The whole idea that childhood is a special time to be savored as separate from adulthood is basically a Victorian invention. Oh sure, humans have always had children (obviously), but we haven't always treated them as separate and distinct from adults. But in the Victorian and Edwardian periods (so, from the 1840s up until World War I), a whole new publishing industry emerged for fairy tales and novels like Alice in Wonderland and Peter Pan (which came out the same year as The Secret Garden, in 1911) that specifically emphasize the wonderful, imaginative time of childhood.
In some ways, Mary and Colin have to grow artificially into this idea of childhood as a carefree time. Martha describes Mary as "a queer, old-womanish thing" (8.36) early on, before Mary learns to jump rope and have fun like a standard nine-year-old. And Colin obviously starts out as super-serious and difficult as they come, but then evolves into the boy running races in the Secret Garden who ends the novel. This characterization implies that Frances Hodgson Burnett is aware that children often don't fit into the stereotype of the angelic, fancy-free kid—but that she strongly feels that they should, if at all possible.
Questions About Youth
- What does The Secret Garden seem to imply is right and necessary for young people to do? What do Mary, Colin, and Dickon all share in common by the end of the novel? How do they differ?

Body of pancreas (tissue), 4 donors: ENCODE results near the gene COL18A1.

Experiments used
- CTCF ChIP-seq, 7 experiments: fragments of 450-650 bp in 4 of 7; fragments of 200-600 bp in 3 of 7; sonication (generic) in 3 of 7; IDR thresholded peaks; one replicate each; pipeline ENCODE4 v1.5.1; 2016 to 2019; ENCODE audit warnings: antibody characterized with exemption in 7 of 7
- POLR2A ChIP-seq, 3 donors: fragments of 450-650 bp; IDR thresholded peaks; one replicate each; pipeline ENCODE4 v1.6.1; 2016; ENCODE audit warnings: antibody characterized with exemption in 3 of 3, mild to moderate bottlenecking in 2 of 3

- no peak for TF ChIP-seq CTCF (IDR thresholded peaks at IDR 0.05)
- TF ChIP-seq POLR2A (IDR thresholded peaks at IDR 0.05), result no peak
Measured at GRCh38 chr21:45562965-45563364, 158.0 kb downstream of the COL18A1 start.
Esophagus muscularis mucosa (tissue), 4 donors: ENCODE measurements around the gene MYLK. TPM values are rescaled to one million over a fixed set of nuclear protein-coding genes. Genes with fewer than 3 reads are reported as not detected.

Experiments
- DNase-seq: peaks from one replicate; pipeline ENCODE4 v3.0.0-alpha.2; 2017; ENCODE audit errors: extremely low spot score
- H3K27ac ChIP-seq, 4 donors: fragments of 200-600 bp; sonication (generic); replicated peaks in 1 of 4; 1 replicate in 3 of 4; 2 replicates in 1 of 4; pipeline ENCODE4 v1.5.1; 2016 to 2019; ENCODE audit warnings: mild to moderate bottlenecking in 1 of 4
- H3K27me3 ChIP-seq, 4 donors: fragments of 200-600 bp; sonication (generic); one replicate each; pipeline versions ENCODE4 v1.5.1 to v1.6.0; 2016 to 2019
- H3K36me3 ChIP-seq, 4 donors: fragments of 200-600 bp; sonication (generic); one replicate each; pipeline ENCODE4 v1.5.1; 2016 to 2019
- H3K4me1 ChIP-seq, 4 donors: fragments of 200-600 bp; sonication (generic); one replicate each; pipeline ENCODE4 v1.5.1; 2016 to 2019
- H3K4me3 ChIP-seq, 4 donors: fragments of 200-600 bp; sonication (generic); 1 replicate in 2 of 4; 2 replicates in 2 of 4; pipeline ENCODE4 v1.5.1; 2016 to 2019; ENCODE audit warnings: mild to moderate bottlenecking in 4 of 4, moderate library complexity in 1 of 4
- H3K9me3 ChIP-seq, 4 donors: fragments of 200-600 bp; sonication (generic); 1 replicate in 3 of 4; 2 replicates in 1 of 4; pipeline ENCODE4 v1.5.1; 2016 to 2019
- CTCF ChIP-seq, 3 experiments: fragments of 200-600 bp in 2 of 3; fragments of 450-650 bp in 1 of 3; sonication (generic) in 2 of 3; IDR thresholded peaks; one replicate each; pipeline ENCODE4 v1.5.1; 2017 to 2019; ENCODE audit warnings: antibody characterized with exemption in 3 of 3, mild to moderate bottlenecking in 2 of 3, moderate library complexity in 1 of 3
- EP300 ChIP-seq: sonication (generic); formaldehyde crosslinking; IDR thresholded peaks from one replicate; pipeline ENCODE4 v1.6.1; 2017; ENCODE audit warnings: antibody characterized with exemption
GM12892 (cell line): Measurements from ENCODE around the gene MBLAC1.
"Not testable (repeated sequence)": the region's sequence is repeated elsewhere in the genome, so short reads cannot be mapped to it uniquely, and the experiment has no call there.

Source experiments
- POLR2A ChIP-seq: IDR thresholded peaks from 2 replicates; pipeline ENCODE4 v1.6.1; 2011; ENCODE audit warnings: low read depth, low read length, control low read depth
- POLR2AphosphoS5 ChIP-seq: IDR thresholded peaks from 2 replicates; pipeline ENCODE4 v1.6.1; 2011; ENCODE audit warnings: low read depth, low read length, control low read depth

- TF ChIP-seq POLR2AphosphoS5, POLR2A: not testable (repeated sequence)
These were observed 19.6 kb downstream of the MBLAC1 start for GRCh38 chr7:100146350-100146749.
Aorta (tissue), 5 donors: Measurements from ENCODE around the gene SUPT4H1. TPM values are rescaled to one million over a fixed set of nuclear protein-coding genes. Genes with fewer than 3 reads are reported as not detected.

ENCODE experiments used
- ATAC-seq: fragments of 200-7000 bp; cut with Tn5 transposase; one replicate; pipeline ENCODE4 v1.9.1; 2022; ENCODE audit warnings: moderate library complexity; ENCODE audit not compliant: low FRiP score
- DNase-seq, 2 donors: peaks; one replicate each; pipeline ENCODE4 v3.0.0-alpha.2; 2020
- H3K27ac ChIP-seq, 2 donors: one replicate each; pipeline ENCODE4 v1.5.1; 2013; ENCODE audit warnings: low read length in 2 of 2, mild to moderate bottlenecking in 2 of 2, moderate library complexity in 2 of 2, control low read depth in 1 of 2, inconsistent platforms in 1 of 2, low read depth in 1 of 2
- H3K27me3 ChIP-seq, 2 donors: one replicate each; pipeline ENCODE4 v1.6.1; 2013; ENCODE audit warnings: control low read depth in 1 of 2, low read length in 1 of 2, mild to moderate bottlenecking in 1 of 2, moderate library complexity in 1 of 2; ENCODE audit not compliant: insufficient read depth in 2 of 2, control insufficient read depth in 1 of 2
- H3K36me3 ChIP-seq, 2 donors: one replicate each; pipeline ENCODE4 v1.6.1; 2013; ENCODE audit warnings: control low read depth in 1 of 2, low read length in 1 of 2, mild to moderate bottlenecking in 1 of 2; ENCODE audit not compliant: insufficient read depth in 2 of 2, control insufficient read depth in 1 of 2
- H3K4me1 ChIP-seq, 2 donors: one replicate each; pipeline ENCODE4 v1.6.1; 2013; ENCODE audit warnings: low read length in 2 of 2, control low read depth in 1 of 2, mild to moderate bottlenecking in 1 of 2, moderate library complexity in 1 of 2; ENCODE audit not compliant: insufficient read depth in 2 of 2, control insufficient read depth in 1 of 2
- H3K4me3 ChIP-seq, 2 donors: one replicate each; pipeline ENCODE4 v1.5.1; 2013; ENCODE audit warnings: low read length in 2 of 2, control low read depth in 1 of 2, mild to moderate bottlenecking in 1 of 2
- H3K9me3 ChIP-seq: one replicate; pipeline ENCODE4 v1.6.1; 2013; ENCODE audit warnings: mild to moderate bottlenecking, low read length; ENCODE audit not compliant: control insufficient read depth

- The Secret Garden implies that it is the role of "ordinary healthy ten-year-old creatures" (14.103) to laugh loudly together. But in fact, in some ways, it's as natural to childhood to have tantrums and to be bossy, the way Mary and Colin are at the start of the novel. What makes Mary and Colin's tantrums unnatural or requiring treatment?
- In some ways, Colin seems quite grown-up at the end of the book. What about him still seems childlike? Do you find any of his ideas about the Magic and about the natural world to be naive, or do his views fit in naturally with his character?
Chew on This
Although Dickon helps to encourage Mary and Colin to respond to the world around them with the bright curiosity of children, his own extreme maturity makes his age in the novel (twelve years old) seem much less important to his character than Mary and Colin's ten-year-old status.
While Colin grows into a mature and charismatic leader over the course of The Secret Garden, his ongoing effort to make everything fit into the framework of Magic sometimes comes across as comedy. By presenting his views ironically at times, the novel reminds us that Colin is still a child learning to navigate the world around him.